A major labor organization in the 1880s, the Knights of Labor was founded in 1869 by an organization of garment workers in Philadelphia. Its membership was open to all workers, including African Americans and women. The Knights promoted cooperation and believed that workers were entitled “the full enjoyment of the wealth they create.”
Eugene V. Debs was a railway employee who worked to create the American Railway Union, an industrial union for railway workers. In 1893, the ARU orchestrated the Pullman car boycott in 1894, which led to Debs' arrest and the end of the ARU. Debs later served as a leader of the Socialist Party of America.
Henry S. Doyle (1867–1913) was a Christian minister and a prominent African American Populist born in Georgia and educated at Clarke University and Ohio Wesleyan. Doyle campaigned vigorously for the Populist Party (or People’s Party) Congressional candidate, Tom Watson, in Georgia in 1892, prompting an attempted lynching of Doyle. Two thousand white Populist supporters, however, protected both Doyle and Watson from the potential violence.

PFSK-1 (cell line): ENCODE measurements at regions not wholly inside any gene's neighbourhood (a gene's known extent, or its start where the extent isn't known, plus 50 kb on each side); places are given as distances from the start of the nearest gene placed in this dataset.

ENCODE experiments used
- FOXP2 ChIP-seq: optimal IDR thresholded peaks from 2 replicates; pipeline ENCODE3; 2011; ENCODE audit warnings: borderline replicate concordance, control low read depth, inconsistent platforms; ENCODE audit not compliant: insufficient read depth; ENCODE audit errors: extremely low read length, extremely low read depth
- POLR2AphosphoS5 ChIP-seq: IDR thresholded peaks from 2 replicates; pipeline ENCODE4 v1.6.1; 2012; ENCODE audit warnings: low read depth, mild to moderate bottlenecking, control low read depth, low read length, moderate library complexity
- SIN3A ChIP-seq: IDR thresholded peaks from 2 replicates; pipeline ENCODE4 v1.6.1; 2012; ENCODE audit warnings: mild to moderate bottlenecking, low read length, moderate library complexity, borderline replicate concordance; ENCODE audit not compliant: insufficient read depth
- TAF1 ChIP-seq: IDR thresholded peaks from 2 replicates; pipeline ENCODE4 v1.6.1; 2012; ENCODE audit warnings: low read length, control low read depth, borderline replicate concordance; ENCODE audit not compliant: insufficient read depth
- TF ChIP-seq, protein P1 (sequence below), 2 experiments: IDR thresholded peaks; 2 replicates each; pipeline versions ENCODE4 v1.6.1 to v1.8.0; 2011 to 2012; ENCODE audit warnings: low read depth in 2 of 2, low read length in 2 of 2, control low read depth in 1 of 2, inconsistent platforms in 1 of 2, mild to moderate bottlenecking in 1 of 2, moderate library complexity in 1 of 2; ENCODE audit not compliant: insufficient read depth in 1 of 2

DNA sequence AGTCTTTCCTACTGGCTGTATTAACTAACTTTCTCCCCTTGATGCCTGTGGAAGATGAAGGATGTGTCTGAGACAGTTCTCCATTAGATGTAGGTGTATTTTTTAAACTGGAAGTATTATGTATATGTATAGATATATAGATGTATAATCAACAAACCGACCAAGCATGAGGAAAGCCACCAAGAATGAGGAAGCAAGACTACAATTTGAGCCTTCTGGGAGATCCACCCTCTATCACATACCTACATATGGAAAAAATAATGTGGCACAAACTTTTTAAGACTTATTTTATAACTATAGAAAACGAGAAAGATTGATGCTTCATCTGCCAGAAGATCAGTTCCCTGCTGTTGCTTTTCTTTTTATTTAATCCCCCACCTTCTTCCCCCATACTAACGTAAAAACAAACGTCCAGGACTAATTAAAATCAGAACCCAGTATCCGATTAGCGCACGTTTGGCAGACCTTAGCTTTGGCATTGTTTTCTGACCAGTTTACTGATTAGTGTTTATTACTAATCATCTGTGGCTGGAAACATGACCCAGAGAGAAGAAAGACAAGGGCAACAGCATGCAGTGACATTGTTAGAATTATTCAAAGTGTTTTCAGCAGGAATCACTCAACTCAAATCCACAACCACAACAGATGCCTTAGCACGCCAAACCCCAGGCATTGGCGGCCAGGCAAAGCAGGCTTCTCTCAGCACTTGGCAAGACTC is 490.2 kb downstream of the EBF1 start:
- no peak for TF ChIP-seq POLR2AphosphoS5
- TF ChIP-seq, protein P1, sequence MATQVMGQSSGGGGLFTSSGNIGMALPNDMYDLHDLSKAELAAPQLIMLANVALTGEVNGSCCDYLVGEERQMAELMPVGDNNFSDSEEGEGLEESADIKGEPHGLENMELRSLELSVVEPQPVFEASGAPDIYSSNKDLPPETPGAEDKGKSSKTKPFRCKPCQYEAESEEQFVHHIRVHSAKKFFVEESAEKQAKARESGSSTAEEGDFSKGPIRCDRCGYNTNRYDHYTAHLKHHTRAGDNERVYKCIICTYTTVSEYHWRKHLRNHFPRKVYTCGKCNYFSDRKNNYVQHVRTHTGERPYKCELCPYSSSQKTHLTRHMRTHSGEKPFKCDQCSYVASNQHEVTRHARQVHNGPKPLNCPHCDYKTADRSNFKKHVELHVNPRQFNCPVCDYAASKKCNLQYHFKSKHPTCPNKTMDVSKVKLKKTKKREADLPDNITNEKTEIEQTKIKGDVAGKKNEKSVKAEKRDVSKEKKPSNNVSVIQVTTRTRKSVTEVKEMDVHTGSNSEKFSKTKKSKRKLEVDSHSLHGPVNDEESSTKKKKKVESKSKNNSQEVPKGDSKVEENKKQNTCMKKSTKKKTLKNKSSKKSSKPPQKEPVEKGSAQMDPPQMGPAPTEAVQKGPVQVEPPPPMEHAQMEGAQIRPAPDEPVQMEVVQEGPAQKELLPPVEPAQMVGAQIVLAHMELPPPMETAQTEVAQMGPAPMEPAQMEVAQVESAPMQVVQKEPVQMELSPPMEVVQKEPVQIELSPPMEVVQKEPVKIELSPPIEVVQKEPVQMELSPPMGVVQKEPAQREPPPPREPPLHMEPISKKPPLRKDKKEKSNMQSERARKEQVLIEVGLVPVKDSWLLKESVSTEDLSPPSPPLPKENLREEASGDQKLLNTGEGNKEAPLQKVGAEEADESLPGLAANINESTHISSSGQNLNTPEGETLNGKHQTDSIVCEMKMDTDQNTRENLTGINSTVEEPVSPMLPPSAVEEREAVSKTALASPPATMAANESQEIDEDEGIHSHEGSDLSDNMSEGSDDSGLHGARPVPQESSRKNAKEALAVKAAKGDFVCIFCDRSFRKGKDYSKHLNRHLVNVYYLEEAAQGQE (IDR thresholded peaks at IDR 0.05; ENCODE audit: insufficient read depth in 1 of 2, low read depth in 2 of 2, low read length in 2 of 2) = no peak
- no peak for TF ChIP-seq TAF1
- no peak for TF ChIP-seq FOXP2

Ignatius Donnelly (1831–1901) was an American writer, reformer, and politician who was a leading figure in the Populist Party. Donnelly started his political career as a Republican and spent time as a Greenbacker, a Granger, a Democrat, and an Independent before turning to the Populist Party in the 1890s. As an organizer of the Minnesota Farmers’ Alliance, Donnelly helped stir support for populism, and in 1892 he drafted the party’s Omaha Platform. Donnelly supported William Jennings Bryan, a Populist-leaning Democrat, in the presidential...